How Crime Scene Cleanup Services in Illinois Stay Safe from Blood-Borne Pathogens

December 28, 2016 3:46 am Published by Leave your thoughts

Blood is a fact of life when it comes to crime scene cleanup services in Illinois. That is the primary biohazard we need to handle when we attend to the scene of a homicide, suicide or unattended death. Hepatitis, HIV and other pathogens affect the safety of workers and people who live or work at the scene. Rest assured that, while we do not take these precautions as an insult against your friend or loved one, they are necessary to keep us safe. Here are five of them:

  • Training: There are no state or national requirements specifically for workers who clean up crime scenes, although there are general requirements for anyone exposed to blood during their work. Most of the education and experience is required by the company hiring workers for cleanup. We address blood-borne pathogens and procedures for avoiding them. We require workers to be familiar with their protective equipment. Workers also create exposure control plans, and many receive the hepatitis B vaccine as an additional precaution.
  • Making assumptions: We enter every cleanup job assuming blood is infected with something. This is not to insult the deceased, but to assure we remain protected throughout the work. It would be much worse to assume the best only to have one of our employees fall ill later. You will find the same practice in effect in the medical field for the same reason.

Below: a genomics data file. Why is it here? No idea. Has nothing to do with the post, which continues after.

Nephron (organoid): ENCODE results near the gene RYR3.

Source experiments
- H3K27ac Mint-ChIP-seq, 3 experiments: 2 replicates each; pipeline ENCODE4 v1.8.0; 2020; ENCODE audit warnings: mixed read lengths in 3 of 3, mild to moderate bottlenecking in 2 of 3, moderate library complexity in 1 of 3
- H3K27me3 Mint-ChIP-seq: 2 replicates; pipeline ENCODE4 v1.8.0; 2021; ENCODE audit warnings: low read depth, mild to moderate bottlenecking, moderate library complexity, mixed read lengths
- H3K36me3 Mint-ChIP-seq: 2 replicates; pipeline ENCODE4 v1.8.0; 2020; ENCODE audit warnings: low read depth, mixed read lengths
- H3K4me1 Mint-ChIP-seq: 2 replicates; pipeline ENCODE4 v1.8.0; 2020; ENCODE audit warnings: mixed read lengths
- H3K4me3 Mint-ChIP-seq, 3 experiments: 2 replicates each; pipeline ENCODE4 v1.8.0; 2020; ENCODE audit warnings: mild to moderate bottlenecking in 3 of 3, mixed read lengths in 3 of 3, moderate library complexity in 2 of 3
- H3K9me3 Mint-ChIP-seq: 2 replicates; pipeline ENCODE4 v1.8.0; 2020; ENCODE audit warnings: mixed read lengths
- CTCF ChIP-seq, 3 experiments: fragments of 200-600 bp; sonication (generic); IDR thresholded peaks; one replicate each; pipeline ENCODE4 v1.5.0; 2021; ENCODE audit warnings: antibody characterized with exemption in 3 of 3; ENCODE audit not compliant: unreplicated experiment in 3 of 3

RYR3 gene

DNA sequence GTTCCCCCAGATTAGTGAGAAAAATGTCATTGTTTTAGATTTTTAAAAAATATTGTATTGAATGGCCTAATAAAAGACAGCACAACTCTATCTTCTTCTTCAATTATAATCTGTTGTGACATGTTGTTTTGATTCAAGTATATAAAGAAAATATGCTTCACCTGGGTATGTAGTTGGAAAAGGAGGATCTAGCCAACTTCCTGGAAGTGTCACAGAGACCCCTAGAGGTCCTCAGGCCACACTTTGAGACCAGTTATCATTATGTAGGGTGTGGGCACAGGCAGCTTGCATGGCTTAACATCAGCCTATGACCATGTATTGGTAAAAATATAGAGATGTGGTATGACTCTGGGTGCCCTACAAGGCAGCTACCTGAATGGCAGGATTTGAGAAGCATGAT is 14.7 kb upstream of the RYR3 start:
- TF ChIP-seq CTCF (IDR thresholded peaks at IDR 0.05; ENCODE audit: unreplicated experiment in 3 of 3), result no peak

• Keeping cleanup supplies: Our supply list is rather long, but contains necessary material. Disposable gloves, absorbent materials (like sand or cat litter) and disinfecting towels help clean blood and bodily fluids. We also keep a supply of disinfecting towels and biohazard bags with zip ties. Workers wear uniforms of caps, eye protection, protective gowns and a mask. Some jobs require specialized equipment, and we have that on hand too, if needed.
  • Disinfect vs. removal: Surfaces that absorb the fluids often need to be removed. These would include carpet, floorboards and older tiles. This is done not only as a precaution, but also to remove stains that serve only as a painful reminder. When we need to perform deconstruction, your insurance will finance replacement floors as well as our cleaning fees. If your floor or wall surface is not absorbent, we will likely disinfect thoroughly to be sure that pathogens are neutralized. Depending on the extent of the damage, we may disinfect an area up to three times.
  • Address furniture: Affected furniture often gets collected as crime scene evidence. If the victim died from a criminal action, do not be surprised if the investigators remove just about every piece of furniture or item they touched. However, if an item is considered insignificant or if we are cleaning up a scene after a suicide, handling furniture is up to us. Most of the time, we will dispose of it as biohazard waste unless it is salvageable.

Forensic Restoration Services is here for you when you need biohazard, hoarding, suicide or crime scene cleanup services in Illinois. Call us today so we can help you.

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